For designers and CEOs alike, the key takeaway here is that cost-consciousness and design thinking must go hand in hand. It is not that Hackett’s focus on design was misguided.

Clay Chandler
– clay.chandler@fortune.com

Continue Reading
Comments

Business

One pandemic, two recoveries: New Yorkers are three times more likely to be jobless than Nebraskans

Published

on

Our mission to help you navigate the new normal is fueled by subscribers. To enjoy unlimited access to our journalism, subscribe today.

It’s going to take a long time to get out of this economic mess, but we’re making progress: Since the end of April, the economy has added more than 10 million jobs and the unemployment rate has fallen from its peak of 14.7% to 8.4%.

But that national recovery is unequal. Employment in some states is back to pre-pandemic levels, while others are at mass joblessness levels surpassing the 2007-09 Great Recession.

When the pandemic hit, the jobless rate in Nebraska soared from 4% in March to 8.7% in April. But the state’s nearly fully reopened economy has helped push the jobless rate back to 4% as of August.

The picture in New York, the epicenter of the pandemic in the spring, is far less rosy. It saw its jobless rate climb from 4.1% in March to a staggering 15.3% by April. It has since improved to 12.5% in August—a figure that is still above the U.S. peak of 8.9% jobless rate during the Great Recession era.

How can a New Yorker be three times more likely to be jobless than a Nebraskan?

States like Nebraska that are more rural and haven’t been as hard hit by the pandemic have almost fully reopened. Earlier this month Nebraska allowed outdoor gatherings to reopen at 100%, including sports stadiums and fairgrounds. And places like bars and tattoo parlors were reopened weeks ago.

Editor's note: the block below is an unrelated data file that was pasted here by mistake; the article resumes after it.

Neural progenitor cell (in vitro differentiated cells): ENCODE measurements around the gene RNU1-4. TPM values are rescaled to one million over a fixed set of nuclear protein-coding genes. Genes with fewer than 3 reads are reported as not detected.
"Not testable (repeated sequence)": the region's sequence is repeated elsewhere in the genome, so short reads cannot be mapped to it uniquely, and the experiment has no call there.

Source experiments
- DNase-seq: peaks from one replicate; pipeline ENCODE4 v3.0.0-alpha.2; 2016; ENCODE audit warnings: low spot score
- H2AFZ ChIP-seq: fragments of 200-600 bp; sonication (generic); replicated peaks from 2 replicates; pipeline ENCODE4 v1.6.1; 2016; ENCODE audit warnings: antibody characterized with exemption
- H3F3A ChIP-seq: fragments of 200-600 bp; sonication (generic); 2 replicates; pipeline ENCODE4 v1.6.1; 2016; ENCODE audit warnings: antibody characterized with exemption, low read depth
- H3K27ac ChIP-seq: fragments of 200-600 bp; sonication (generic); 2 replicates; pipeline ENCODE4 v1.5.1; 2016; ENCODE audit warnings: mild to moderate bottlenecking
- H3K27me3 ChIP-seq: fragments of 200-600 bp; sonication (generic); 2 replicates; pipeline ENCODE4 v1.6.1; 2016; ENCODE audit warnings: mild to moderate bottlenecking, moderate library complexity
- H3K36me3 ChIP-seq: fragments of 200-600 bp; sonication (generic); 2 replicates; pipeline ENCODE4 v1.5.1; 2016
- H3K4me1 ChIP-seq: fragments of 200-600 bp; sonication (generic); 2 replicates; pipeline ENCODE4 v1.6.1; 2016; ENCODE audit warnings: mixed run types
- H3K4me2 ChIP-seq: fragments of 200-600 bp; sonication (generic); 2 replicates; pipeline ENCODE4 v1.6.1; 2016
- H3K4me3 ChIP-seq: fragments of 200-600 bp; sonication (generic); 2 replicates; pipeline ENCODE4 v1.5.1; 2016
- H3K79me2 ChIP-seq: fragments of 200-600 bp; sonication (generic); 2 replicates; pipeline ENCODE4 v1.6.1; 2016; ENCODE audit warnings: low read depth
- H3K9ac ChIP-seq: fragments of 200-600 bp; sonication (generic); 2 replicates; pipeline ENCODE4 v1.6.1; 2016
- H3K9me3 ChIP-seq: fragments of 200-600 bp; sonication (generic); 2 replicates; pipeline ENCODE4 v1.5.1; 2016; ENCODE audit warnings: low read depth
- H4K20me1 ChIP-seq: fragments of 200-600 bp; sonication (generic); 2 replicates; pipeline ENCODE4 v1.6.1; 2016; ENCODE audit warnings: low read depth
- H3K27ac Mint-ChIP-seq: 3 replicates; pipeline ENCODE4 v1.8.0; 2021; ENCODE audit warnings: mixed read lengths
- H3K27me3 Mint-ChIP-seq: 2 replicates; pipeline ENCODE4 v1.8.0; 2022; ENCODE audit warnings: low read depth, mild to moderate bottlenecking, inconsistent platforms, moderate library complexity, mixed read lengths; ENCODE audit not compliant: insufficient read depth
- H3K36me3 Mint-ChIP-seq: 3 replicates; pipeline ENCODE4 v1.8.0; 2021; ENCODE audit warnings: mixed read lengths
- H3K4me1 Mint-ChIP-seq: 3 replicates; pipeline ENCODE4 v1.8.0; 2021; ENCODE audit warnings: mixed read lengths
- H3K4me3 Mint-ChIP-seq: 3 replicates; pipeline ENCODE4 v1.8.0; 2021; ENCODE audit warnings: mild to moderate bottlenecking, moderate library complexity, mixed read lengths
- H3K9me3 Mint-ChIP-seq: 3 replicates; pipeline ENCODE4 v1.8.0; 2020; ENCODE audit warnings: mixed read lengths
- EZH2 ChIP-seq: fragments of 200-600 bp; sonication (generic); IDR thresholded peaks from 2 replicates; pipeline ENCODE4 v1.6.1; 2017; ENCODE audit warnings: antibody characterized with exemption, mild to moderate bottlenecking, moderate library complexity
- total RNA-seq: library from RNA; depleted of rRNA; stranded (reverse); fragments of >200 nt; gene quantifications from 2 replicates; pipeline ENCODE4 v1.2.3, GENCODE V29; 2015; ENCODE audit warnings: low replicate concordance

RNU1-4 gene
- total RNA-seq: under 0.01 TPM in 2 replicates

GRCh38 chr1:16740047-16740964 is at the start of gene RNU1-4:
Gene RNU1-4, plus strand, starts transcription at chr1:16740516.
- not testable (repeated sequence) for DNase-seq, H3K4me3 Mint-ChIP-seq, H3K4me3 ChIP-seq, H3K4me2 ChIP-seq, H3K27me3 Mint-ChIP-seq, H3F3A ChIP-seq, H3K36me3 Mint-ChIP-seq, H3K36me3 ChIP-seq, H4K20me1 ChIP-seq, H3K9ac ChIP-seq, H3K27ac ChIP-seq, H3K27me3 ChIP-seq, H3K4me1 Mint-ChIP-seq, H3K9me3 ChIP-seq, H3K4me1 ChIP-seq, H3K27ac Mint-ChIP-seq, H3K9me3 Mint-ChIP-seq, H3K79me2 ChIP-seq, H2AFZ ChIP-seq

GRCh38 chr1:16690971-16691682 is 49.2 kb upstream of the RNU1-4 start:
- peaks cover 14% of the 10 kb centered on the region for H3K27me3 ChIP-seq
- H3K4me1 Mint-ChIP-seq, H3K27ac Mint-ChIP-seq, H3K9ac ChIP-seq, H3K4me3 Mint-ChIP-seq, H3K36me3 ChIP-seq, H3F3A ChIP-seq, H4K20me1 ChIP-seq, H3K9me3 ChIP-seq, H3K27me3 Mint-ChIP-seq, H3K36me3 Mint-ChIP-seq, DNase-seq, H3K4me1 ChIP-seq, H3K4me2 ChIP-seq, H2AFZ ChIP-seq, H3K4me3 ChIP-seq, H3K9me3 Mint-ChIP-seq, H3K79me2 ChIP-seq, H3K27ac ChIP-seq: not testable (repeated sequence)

Northeast states like New Jersey, New York, and Connecticut were hit hard by the virus in the spring and are reopening businesses at much slower rates. Case in point: Indoor dinning in New York City doesn’t start back until September 30, and that’s only at 25% capacity. That cautious approach explains why New York’s jobless rate remains so high.

While New York leads the nation at 33,092 lives lost to the pandemic, its case load and deaths are plummeting, according to Johns Hopkins University data. Only .9% of COVID-19 tests in New York are coming back positive compared to over 50% at one point in April. Nebraska has far fewer COVID-19 deaths (452), however, its positive rate is 12.6%—which is above the 10% threshold that adds incoming travelers to New York’s 14-day quarantine.

And joblessness in New York is also elevated by its large leisure and hospitality concentration. That sector was smashed by the pandemic, and has yet to rebound. Leisure and hospitality jobs in New York City alone are still down 48%. And that’s also why joblessness is still so high in tourism heavy California (11.4%), Hawaii (12.5%), and Nevada (13.2%).

While Florida also has a massive tourism industry, its jobless rate is only 7.4% in August which can be chalked up to a more aggressive reopening plan than states like Nevada or New York.

More must-read finance coverage from Fortune:

Continue Reading

Business

6 Tips to Land Your Remote Dream Job

Published

on

Quality and quantity is the key to success.

Continue Reading

Business

How to Find the Best Manufacturer for Your Consumer Electronic Device

Published

on

The secret to choosing a reliable factory that won’t steal your intellectual property.

Continue Reading

Trending

Copyright © 2020 Black Biz Daily News